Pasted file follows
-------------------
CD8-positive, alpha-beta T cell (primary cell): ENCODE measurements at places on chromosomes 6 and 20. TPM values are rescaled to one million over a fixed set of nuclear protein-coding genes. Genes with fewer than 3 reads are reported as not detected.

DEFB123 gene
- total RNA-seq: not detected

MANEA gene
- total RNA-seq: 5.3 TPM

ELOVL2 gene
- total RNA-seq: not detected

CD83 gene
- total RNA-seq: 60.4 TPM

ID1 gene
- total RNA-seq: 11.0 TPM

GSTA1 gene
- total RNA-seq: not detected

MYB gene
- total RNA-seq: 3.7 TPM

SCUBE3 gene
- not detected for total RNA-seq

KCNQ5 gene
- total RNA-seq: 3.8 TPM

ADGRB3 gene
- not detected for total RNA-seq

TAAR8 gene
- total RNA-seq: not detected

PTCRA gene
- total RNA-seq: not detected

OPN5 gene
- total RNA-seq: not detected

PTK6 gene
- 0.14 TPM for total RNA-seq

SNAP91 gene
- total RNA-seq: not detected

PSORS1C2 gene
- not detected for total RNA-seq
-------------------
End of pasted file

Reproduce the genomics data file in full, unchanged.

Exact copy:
CD8-positive, alpha-beta T cell (primary cell): ENCODE measurements at places on chromosomes 6 and 20. TPM values are rescaled to one million over a fixed set of nuclear protein-coding genes. Genes with fewer than 3 reads are reported as not detected.

DEFB123 gene
- total RNA-seq: not detected

MANEA gene
- total RNA-seq: 5.3 TPM

ELOVL2 gene
- total RNA-seq: not detected

CD83 gene
- total RNA-seq: 60.4 TPM

ID1 gene
- total RNA-seq: 11.0 TPM

GSTA1 gene
- total RNA-seq: not detected

MYB gene
- total RNA-seq: 3.7 TPM

SCUBE3 gene
- not detected for total RNA-seq

KCNQ5 gene
- total RNA-seq: 3.8 TPM

ADGRB3 gene
- not detected for total RNA-seq

TAAR8 gene
- total RNA-seq: not detected

PTCRA gene
- total RNA-seq: not detected

OPN5 gene
- total RNA-seq: not detected

PTK6 gene
- 0.14 TPM for total RNA-seq

SNAP91 gene
- total RNA-seq: not detected

PSORS1C2 gene
- not detected for total RNA-seq